The annual Wasau possum festival in Florida marked its 50th anniversary on Saturday. The event, which includes a host of possums every year, also marked the retirement of long-time festival chairman, Joe Tharp.

WASAU — Dalton Carter hushed the audience at the Possum Palace during the 50th annual Possum Festival in Wasau on Saturday to introduce festival chairman Joe Tharp. Dressed in his peach polo embroidered with his name and an image of a possum, Tharp looked anxious as Carter, the founder of the Fun Day and the Possum Festival, began his remarks.

“Joe Tharp will be retiring as the chairman of the Possum Festival,” Carter said.

Carter invites everyone from the city of Wasau, the firefighters, the Wasau Quilt Club and Wasau Development Club to come up to the front of the stage. As representatives from each of the groups came forward, Tharp’s eyes grew glassy and he pursed his lips.

As Carter hands Tharp a plaque celebrating his 25 years of service as chairman of the festival, he said that he’s spent more time with Tharp than he has with members of his own family.

When Tharp takes the microphone, he said that this decision was a long time in the making. Whenever he would tell the committee, he said, they would look at him and continue planning. But after 25 years, he feels it is time to pass the responsibility to someone else.

“We are gonna start the possum auction off in just a second, Tharp said. "I’m gonna hold the first one when we auction it off, and y’all gonna take it from there brother. That’ll be the last one I hold up.”

The Possum Festival was started 50 years ago by Dalton Carter with the Wasau Development Club back when the town had a population of only 313 people, he said. For years before, the Panhandle town, 30 miles north from Panama City, the only community event was an annual fish fry.

In 1970, the Wasau Development Club asked him to run that year’s fish fry. He noticed that if people wanted a fun festival with something for everyone in the family, they would have to go all the way to Chipley or Panama City.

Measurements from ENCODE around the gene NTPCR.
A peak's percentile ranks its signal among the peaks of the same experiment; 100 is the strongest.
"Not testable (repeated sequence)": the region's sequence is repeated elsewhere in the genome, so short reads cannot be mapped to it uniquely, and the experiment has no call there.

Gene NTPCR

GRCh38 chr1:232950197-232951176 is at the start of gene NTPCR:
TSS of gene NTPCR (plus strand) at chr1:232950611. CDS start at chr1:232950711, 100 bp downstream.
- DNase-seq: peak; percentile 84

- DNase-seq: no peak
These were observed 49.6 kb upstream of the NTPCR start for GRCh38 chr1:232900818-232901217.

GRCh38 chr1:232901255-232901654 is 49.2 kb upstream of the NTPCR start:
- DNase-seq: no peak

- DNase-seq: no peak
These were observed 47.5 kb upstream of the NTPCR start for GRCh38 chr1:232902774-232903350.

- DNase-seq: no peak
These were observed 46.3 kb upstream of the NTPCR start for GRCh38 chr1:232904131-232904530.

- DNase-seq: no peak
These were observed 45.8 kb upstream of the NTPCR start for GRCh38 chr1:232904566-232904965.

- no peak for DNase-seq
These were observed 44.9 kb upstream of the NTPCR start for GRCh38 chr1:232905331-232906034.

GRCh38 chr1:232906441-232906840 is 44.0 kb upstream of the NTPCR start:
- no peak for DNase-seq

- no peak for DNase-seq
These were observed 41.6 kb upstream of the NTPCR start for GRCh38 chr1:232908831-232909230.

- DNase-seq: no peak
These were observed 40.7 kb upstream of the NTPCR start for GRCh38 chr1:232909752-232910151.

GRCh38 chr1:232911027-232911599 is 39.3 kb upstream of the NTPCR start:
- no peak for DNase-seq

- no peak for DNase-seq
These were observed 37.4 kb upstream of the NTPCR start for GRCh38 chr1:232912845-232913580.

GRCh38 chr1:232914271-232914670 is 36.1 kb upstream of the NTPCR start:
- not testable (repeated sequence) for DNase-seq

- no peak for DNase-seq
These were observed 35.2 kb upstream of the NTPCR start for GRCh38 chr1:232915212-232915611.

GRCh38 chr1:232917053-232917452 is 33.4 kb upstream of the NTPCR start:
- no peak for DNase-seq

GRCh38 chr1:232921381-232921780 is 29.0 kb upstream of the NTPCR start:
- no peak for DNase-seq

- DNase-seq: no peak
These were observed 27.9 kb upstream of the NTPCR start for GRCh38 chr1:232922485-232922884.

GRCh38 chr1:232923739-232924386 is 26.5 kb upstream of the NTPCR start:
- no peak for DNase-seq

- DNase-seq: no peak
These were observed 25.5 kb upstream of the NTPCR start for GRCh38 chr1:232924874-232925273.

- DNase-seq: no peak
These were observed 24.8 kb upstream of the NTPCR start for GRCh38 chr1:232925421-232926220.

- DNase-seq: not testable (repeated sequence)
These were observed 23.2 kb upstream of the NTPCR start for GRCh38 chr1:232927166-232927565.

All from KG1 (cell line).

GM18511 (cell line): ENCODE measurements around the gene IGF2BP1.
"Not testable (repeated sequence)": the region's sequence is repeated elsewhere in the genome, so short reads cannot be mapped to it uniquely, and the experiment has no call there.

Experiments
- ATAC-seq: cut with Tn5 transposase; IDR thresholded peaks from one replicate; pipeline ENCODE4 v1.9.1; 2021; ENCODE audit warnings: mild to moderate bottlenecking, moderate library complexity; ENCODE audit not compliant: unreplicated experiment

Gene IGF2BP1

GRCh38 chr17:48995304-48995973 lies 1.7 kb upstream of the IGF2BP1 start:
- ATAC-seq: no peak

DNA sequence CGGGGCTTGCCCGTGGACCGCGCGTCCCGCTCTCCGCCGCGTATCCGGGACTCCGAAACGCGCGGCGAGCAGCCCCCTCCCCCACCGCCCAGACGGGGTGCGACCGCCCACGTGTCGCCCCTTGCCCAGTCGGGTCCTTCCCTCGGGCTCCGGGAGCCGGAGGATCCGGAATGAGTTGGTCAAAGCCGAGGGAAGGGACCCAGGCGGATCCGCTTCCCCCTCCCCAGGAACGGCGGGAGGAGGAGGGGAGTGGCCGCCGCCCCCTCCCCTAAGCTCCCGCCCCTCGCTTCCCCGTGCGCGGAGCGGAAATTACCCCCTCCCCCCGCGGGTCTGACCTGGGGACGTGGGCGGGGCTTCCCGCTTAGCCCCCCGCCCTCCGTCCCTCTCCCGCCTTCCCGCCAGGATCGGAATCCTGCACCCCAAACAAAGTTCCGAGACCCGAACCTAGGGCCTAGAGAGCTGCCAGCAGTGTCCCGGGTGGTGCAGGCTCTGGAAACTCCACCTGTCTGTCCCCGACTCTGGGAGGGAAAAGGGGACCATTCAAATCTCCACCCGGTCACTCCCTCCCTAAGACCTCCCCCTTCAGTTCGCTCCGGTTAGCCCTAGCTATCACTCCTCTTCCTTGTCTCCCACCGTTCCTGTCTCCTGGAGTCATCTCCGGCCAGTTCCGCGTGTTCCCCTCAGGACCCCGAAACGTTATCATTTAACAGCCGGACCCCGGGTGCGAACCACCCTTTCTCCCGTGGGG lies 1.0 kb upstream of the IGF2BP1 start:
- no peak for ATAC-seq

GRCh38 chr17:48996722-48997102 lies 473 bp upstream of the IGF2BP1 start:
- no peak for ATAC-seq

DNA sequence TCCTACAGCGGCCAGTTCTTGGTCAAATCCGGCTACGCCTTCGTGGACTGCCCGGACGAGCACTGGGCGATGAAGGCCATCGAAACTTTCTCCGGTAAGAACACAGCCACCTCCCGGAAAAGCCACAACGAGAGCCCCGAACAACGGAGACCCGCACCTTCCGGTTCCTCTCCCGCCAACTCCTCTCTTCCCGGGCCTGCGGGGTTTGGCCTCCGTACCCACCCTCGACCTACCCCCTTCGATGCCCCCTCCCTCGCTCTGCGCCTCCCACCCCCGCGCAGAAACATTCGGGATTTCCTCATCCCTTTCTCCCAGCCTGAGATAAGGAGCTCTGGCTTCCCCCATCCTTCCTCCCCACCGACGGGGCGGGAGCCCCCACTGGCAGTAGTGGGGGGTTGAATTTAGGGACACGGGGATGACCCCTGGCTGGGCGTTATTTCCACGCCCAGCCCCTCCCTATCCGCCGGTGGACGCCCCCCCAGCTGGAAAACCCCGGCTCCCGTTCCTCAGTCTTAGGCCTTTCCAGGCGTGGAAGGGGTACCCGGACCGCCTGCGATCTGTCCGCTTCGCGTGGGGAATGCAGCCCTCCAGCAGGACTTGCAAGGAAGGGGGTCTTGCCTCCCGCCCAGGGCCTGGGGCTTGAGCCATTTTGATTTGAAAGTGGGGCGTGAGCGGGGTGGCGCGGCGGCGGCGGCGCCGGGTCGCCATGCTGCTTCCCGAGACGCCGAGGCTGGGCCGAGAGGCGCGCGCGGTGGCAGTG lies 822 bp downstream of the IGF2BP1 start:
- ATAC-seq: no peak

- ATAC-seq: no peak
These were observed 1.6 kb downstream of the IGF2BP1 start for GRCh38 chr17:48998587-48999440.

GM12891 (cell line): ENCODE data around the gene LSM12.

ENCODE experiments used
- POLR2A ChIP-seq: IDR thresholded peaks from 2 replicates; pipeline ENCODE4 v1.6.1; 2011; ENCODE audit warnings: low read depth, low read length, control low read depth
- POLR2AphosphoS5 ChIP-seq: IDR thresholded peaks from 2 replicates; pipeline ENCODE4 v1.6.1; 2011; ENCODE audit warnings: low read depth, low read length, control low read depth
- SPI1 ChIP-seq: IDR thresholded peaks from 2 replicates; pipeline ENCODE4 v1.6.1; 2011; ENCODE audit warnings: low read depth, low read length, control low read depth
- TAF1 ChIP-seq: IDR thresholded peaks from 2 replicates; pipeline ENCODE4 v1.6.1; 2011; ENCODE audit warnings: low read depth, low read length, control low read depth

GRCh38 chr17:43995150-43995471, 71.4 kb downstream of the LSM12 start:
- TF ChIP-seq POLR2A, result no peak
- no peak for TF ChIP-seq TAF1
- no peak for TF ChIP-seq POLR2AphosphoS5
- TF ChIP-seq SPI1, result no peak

“What I tried to do is include in my program something for everybody to do here,” Carter said.

He organized a parade, a cornbread contest, hog calling and live music.

Tharp remembers the first Wasau Fun Day in 1970.

“They had coffee in a washpot, they had a 100 pounds of mullet, local entertainment on a flatbed trailer and it rained. They sold out of everything,” Tharp said.

After the success of the first Fun Day, Carter looked to find a way to draw more people to festival. The following year organizers captured possums and auctioned off the opportunity to take a possum by the tail and shake it for the audience. The first winning bid was $50 from Lenzy Corbin, who served on the Washington County Board of Commissioners for 28 years.

For the last 50 years, a lot has changed with the festival. Now the Possum Palace can hold dozens of people comfortably. Food and art vendors line the field in front of it and people come from around the world to see it. Politicians seeking statewide office are almost required to place a bid on a possum in an election year.

But the things that are important to Joe Phillips have not changed.

He is the third generation of owners of a house built in the 1930s on the parade route in downtown Wasau. As a kid he captured the gopher tortoises for the gopher races and was the Hog Calling champion one year.

“It is pretty much the same town as it has always been,” he said.

He said he loves how people take care of one another and loves the fellowship people share during the festival.

Wayne Rudd has one of the most important jobs at the festival. He watches the possums before the auction and safely delivers them to the stage. He said taking caring of wild possums, which are released right after the festival, isn’t hard. All they need is food, water and to be left alone.

But to Rudd the Possum Festival is more than just a fun sideshow in North Florida.

“The possum is symbol of pioneer independence," Rudd said. "People was here before the Depression and they made do. Everything we do here pays homage to that. Everything we do honors them people that founded this country around here,” Rudd said.